Uyghur is a Turkic language with about 10 million speakers mainly in the Xinjiang Uyghur Autonomous Region of China, and also in Afghanistan, Australia, Germany, India, Indonesia, Kazakhstan, Kyrgyzstan, Mongolia, Pakistan, Saudi Arabia, Taiwan, Tajikistan, Turkey, the USA and Uzbekistan.
Between the 8th and the 16th century, Uyghur was written with an alphabet derived from Sogdian known as Old Uyghur. Unlike Sogdian, which was written from right to left in horizontal lines, the Old Uyghur alphabet was written from left to right in vertical columns, or in other words, it was a version of Sogdian rotated 90° to the left. Uyghur was also written with the Syriac alphabet, mostly in Christian documents.
From the the 16th century until the early 20th century, Uyghur was written with a version of the Arabic alphabet known as 'Chagatai'. During the 20th century a number of versions of the Latin and Cyrillic alphabets were adopted to write Uyghur in different Uyghur-speaking regions. However the Latin alphabet was unpopular and in 1987 the Arabic script was reinstated as the official script for Uyghur in China.
The name of this language is variously spelt Uigur, Uiguir, Uighuir, Uygur, Uighur, Uygur, Uyghur or in Chinese, 维吾尔语 (Wéiwú'ěryǔ). Uyghur is the preferred spelling in the Latin alphabet: this was confirmed at a conference of the Ethnic Languages and Script Committe of the Xinjiang Uyghur Autonomous Region held in October 2006.
Most of the Old Uyghur letters have different shapes depending on their position in a word. The initial shapes are used at the beginning of words, the medial shapes in the middle, and the final shapes at the ends of words.
There is no standard or official Latin alphabet for Uyghur: this version, known as Yengi Yezik or Yeŋi Yeziq (New Writing) was used between 1969 and 1987.
This is the Uyghur Latin Yéziq (ULY), which was introduced between November 2000 and July 2001 at five conferences were held at Xinjiang University in Urumchi. It is intended to be a unified Latin script for Uyghur.
Һемме адем занидинла еркин, иззет-һөрмет ве һоқуқта бапбаравер болуп туғулған. Улар еқилге ве вийдан'ға иге һемде бир-бириге қэриндашлиқ мунасивитиге хас роһ билен билен муамил қилиши кэрек.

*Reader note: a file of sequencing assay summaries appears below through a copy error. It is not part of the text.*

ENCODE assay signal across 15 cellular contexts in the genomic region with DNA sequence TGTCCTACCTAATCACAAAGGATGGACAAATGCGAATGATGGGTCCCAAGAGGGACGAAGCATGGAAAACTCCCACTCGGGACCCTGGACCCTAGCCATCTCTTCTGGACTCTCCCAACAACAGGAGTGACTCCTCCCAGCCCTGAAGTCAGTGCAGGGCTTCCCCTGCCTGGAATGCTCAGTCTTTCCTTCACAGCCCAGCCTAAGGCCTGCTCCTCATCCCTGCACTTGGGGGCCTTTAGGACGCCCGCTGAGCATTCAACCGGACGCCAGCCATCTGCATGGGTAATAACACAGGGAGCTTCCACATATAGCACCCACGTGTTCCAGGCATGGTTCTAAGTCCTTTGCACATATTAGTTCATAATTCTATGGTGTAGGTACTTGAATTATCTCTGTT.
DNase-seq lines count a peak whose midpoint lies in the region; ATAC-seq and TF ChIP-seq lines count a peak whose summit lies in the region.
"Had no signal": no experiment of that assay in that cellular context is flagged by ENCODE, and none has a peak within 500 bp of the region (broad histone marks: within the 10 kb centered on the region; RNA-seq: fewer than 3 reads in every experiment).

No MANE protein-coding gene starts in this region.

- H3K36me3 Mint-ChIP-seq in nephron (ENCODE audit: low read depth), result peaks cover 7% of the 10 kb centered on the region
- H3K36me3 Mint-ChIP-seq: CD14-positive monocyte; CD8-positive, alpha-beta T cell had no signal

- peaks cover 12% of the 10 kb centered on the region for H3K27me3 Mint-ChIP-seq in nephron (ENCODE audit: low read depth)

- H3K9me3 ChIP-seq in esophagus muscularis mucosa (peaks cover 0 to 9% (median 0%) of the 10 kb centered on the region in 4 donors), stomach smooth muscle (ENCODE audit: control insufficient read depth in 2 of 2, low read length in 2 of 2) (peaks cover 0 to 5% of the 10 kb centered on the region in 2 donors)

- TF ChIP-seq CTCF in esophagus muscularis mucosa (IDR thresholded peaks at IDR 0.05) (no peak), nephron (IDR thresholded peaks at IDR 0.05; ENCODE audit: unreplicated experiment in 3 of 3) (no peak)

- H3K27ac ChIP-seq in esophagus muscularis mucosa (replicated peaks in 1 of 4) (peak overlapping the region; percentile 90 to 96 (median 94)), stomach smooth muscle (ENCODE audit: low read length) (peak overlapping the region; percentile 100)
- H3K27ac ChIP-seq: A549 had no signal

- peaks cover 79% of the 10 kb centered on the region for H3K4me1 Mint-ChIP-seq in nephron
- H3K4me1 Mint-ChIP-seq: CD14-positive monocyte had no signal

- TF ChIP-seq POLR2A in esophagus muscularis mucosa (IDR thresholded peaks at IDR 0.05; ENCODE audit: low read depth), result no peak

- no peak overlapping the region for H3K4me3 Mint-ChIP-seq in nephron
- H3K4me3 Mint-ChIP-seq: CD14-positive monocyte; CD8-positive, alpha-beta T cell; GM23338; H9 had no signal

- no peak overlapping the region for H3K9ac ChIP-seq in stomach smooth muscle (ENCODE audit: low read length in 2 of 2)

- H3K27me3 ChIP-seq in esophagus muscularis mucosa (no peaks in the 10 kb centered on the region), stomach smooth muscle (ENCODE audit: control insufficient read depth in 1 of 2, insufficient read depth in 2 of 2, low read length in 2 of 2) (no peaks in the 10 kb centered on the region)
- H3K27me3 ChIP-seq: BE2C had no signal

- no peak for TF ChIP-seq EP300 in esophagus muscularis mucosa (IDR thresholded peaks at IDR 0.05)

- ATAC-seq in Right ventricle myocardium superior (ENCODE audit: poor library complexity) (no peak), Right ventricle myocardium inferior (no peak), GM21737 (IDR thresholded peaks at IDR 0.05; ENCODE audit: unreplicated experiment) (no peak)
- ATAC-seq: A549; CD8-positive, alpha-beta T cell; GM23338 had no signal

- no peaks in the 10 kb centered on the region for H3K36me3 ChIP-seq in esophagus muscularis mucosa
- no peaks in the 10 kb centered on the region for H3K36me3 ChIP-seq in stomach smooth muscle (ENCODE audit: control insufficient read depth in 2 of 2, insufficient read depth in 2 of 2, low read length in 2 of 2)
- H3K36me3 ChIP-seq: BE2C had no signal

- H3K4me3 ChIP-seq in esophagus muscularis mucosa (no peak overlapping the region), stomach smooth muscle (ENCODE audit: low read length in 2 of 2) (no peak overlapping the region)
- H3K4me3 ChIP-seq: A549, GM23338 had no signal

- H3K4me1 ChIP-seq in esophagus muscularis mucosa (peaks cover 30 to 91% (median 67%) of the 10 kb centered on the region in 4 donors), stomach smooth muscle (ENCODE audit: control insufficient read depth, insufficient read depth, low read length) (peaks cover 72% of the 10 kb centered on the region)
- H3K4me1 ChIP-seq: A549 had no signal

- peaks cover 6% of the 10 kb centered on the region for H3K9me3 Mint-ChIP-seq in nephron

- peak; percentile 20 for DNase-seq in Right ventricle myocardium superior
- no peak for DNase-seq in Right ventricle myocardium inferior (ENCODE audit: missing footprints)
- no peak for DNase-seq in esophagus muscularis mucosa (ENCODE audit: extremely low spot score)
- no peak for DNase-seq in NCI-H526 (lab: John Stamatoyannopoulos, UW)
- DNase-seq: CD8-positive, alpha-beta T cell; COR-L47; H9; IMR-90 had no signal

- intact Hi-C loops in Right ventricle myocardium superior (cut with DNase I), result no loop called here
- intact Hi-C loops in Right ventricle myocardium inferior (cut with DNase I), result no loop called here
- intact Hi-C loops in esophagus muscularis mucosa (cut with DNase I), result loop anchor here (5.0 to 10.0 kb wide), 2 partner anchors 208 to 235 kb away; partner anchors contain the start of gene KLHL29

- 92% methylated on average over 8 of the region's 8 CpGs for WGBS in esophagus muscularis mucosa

H̡əmmə adəm zatidinla ərkin, izzət-h̡ɵrmət wə hok̡uk̡ta babbarawər bolup tuƣulƣan. Ular ək̡ilƣə wə wijdanƣa igə h̡əmdə bir-birigə k̡erindaxlik̡ munasiwitigə hax roh bilən mu’amilə k̡ilixi kerək.
Hemme adem zatidinla erkin, izzet-hörmet we hoquqta babbarawer bolup tughulghan. Ular eqilghe we wijdan'gha ige hemde bir-birige qérindashliq munasiwitige xas roh bilen muamile qilishi kérek.
All human beings are born free and equal in dignity and rights. They
are endowed with reason and conscience and should act towards one another
in a spirit of brotherhood.
(Article 1 of the Universal Declaration of Human Rights)
Hey, péqir uyghur, oyghan, uyqung yéter,
Sende mal yoq, emdi ketse jan kéter.
Bu ölümdin özengni qutqazmisang,
Ah, séning haling xeter, haling xeter.
Hey, poor Uyghur, wake up, you have slept long enough,
You have nothing, what is now at stake is your very life.
If you don't rescue yourself from this death,
Ah, your end will be looming, your end will be looming.
Part of ئويغان! / Oyghan! (Wake up), a poem by Abduxaliq Uyghur
The complete poem with English and French translations can be found at: http://www.oyghan.com/oyghan.html
Longer sample text (Tower of Babel)
Greetings from the Teklimakan: a handbook of Modern Uyghur (free downloadable Uyghur course)
Uyghur Arabic-Cyrillic-Latin converter
Online Uyghur news and radio
London Uyghur Ensemble
Forum for discussing technical matters concerning the Uyghur language,
like grammar, vocabulary, semantics or discourse analysis:
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